By Hugo Gernsback

Beginning with this issue you will note a difference in paper. We have gone to a great expense to adopt this excellent paper, which is much smoother and prints very much better than our former art paper, which some correspondents felt inclined to call “wrapping paper.” Of course the magazine does not bulk as much now, and we have made the change only because so many people wrote us saying that they did not like the paper. A vote-taking among some 200 people brought out this surprising result–over 190 were in favor of the new paper. Of course this new paper costs us a lot more, but we want, first of all to please you.

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The above is the style in which this sort of thing is usually dished-up by an up-to-date editor, but the plain and unvarnished truth is the new paper costs less money than the old. You probably would not believe this, and class it as an amazing story. Nevertheless, it does cost us less. When we originally brought out AMAZING STORIES, we thought it necessary to hand you a big package for the money. Hence the bulky paper, which was made specially for our requirements. Such a paper had never been made before. Now it is known as AMAZING STORIES Bulky Weave. We are sorry to discontinue it, because we personally liked it. But we know you will like the new paper, and that, after all, is what counts.

***

As a correspondent remarked to us, the editor of AMAZING STORIES does not lie on a bed of roses. Quite the contrary. The bed is full of thorns, and if there are roses present, I do not give a scent for them.

It is the most difficult paper that it has been my good luck to edit. The strange fact is that there are no two readers who like the same thing. It is astonishing that the voting coupons show that almost exactly 50 per cent of the readers heartily dislike one story, whereas the other 50 per cent laud the same story to the skies. Stories like” Station X,” “The Second Deluge,” “The First Men in the Moon,” “The Red Dust,” all were in this class. A great many readers wrote very complimentary remarks on these stories and voted their preference for them, and almost exactly the same number of readers denounced the same stories.

If you, dear reader, were the editor, what would your reaction be to such a condition. Would you hesitate about the next story before publishing it, or would you simply throw yourself to the fishes and simultaneously throw up the sponge?

I do neither. I simply keep right on smiling, because I seem to have an idea in the back of my head which during more lucid moments probably runs somewhat as follows:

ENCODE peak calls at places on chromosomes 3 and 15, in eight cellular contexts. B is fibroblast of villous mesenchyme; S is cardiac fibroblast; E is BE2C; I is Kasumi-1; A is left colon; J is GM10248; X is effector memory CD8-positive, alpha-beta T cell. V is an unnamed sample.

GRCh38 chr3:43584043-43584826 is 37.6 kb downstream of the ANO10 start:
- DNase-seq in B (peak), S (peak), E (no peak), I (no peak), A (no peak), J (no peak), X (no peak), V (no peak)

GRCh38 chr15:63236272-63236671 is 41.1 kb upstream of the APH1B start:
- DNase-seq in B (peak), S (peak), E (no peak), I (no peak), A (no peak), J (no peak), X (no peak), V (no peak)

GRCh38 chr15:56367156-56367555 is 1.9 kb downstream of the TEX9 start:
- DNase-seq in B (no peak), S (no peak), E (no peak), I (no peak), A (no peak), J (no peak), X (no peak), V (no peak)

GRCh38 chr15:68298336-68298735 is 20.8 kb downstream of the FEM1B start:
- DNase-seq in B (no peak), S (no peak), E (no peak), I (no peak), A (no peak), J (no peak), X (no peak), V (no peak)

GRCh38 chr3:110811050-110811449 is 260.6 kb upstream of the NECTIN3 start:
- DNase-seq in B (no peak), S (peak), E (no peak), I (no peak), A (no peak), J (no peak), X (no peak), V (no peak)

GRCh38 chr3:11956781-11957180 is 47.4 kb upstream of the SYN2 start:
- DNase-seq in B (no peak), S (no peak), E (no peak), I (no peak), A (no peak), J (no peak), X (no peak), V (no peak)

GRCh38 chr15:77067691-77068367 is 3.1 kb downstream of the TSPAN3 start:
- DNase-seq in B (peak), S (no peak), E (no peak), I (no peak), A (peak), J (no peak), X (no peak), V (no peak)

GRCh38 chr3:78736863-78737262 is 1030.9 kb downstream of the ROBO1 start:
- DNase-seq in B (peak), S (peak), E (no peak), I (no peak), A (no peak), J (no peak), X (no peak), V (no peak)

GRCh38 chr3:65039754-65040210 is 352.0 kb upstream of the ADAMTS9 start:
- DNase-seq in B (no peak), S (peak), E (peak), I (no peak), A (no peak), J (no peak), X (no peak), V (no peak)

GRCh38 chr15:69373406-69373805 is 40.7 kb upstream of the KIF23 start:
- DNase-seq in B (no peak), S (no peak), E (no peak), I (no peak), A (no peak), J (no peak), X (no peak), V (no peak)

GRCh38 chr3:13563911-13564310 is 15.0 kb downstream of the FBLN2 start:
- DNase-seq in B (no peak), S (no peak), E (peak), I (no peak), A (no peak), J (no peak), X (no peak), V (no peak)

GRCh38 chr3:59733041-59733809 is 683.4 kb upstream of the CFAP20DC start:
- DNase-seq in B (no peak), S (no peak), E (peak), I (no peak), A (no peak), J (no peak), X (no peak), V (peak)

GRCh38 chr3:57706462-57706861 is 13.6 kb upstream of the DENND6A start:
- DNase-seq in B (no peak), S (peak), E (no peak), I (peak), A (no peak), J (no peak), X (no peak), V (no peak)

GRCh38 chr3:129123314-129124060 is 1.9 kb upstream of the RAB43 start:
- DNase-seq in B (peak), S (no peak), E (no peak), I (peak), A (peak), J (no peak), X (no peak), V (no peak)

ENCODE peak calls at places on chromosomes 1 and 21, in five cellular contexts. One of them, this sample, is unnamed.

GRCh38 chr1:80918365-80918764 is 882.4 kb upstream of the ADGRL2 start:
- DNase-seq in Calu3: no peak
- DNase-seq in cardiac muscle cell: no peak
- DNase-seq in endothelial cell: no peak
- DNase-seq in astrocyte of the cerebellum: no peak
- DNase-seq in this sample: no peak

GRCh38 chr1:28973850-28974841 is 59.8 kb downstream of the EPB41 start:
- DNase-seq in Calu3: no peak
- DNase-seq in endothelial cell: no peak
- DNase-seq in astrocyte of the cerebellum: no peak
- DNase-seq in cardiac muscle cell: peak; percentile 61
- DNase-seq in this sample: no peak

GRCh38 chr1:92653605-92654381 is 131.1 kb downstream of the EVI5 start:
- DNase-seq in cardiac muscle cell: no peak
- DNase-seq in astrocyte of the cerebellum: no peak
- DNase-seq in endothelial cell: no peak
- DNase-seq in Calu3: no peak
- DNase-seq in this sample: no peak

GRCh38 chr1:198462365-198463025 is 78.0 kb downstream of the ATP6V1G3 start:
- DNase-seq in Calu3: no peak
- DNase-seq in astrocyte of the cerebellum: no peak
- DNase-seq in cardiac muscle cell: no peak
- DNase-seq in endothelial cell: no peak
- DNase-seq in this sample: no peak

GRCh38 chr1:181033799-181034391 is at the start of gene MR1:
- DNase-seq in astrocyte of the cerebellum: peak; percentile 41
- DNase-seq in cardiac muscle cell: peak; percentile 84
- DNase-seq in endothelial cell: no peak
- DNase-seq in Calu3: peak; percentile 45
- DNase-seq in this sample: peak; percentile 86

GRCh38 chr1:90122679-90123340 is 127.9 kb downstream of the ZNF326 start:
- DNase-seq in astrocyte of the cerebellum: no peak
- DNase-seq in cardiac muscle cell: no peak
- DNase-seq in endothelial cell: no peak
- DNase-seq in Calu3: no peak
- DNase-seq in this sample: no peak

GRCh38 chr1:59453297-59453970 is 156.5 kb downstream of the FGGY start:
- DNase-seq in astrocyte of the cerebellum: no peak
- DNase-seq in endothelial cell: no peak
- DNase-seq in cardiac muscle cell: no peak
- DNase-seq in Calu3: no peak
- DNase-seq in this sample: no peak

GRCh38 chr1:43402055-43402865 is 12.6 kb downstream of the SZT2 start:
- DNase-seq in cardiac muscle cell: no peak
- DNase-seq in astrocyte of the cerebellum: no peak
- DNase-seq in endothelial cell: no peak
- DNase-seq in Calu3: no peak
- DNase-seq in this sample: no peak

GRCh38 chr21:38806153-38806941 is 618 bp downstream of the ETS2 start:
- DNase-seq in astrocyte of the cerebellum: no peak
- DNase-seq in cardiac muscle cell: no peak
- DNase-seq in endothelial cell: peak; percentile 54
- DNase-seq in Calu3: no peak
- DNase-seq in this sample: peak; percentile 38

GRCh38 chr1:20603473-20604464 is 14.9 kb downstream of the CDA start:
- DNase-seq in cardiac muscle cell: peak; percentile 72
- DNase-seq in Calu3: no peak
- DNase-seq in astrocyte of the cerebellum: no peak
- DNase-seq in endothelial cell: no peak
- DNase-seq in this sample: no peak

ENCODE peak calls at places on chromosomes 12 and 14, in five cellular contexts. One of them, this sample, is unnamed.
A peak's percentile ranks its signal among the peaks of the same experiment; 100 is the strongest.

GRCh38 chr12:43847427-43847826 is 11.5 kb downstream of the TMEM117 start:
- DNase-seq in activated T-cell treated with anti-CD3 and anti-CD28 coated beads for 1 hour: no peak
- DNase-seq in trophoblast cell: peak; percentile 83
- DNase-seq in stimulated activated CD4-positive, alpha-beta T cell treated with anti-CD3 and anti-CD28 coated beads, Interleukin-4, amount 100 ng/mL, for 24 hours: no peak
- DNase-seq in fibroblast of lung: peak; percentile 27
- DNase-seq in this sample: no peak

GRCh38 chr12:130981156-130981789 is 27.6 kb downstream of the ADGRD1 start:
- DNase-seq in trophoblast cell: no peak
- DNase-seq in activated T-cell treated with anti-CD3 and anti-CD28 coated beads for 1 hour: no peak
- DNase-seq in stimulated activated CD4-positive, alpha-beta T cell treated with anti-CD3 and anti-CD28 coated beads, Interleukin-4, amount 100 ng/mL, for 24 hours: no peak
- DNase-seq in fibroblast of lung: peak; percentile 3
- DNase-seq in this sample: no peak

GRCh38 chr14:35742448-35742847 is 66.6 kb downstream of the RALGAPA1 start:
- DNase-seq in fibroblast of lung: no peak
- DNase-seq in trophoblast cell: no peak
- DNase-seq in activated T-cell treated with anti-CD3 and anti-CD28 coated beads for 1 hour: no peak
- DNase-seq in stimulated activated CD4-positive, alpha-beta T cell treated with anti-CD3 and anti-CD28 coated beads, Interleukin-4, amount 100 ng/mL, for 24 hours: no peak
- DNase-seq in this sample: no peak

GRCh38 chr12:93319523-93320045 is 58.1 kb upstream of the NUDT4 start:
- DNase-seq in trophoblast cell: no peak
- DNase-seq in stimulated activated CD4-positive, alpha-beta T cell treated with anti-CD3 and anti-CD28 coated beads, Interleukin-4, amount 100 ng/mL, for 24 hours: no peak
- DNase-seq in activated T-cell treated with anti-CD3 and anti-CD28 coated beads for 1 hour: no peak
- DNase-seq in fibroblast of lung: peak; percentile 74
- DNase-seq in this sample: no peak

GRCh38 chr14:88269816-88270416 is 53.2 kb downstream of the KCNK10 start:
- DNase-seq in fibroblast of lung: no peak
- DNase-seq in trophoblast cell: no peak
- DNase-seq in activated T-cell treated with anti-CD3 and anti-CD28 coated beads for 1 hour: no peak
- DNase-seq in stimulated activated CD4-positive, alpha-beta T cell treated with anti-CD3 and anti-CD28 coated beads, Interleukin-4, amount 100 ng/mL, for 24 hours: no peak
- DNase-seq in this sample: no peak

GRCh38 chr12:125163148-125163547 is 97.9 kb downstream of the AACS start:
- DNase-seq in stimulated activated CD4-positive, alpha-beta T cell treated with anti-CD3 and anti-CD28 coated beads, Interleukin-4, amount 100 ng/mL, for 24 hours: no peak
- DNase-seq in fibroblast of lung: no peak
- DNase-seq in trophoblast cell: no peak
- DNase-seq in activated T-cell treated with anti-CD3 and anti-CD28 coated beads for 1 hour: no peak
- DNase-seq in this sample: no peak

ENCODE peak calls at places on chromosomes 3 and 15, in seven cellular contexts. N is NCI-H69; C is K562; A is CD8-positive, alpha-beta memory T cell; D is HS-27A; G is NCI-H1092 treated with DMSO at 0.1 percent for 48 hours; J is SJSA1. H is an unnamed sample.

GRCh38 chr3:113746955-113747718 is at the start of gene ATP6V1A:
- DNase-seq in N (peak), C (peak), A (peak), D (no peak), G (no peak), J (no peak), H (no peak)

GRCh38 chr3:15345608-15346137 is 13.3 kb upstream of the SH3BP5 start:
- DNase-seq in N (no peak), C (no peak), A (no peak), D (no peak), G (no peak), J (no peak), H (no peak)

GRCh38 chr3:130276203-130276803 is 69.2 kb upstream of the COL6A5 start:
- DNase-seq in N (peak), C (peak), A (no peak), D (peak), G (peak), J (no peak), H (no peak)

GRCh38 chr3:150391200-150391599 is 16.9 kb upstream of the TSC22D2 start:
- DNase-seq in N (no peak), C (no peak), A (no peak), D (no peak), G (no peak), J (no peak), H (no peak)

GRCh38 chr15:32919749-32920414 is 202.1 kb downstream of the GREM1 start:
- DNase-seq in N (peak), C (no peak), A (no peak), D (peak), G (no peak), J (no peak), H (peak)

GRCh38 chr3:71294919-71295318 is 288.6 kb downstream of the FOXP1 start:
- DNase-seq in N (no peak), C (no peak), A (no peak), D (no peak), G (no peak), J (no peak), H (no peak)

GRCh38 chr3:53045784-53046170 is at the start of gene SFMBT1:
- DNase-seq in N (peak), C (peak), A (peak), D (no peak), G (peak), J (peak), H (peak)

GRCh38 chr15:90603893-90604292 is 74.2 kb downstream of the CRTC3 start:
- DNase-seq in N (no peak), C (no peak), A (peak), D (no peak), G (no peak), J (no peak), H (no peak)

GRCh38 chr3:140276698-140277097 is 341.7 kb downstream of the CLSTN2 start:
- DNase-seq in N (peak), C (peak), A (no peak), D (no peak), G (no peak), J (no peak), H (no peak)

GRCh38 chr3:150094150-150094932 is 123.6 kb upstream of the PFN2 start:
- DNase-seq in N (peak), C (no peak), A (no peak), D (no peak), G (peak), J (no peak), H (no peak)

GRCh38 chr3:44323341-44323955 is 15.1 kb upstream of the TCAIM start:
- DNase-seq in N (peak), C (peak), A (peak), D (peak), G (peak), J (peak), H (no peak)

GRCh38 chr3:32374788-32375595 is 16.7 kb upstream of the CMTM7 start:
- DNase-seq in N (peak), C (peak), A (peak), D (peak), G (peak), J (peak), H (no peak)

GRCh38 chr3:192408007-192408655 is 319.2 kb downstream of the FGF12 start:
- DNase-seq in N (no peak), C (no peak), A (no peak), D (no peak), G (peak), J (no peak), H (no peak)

Here we have AMAZING STORIES, a totally new sort of magazine, different from any that has ever been published anywhere so far. It is, in other words, a pioneer job. No one ever having published such a magazine, there is no precedent. Having made scientifiction a hobby since I was 8 years old, I probably know as much about it as any one, and in the long run experience will teach just what type of story is acclaimed by the vast majority. Give the readers the very best type of stories that you can get hold of. Try out th ebest classics first, and get the readers’ reactions. When the magazine has been published for a year, you will have a pretty good idea what sort of story makes the greatest appeal.

“In the meanwhile, you are sailing uncharted seas, and as such you are apt to strike rocks once in a while, but if the navigating is done skillfully, the magazine must keep afloat.”

The above is very likely what is happening, evidently we are not making a mess of it, because we are printing 150,000 copies at the present time, and the sales seem to be climbing month after month. It is a healthy sign, and shows that there is room for the scientifiction type of magazine.

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May we ask you, particularly this month, to fill in the voting coupon? You will notice it has been changed somewhat. Several questions as to the illustrations have been included and we should like to have your reactions in connection with these questions. The majority, as usual, will win.

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The $500 Prize Contest announced in our December issue closed just as we were going to press. It has been a most astonishing success, and far surpassed our greatest expectations. Both the quality and quantity were most gratifying. We received no less than 360 manuscripts from all parts of the world. Of course, it was impossible, as yet, to read all of them. The majority, however, have been quite good and an astonishing amount of ingenuity was shown. We shall begin publishing some of the prize winners in an early issue.

While the growth of AMAZING STORIES has so far progressed at a fairly satisfactory rate, we are far from satisfied. More readers are what we want. As you noticced, we recently put on an advertising section and added the “Discussions” Department. This, by the way, has been widely acclaimed and is eagerly read by most of our readers. Now, if each one of our readers would call the attention of a friend in AMAZING STORIES, we should soon be in a position to add 50 per cent more text to the magazine. It is our aim to get out a book with at least 150 pages, during the coming year. If you want it-boost AMAZING STORIES.


 

Mr. Hugo Gernsback speaks every Monday at 9 p.m. from WRNY on various scientific and radio subjects.

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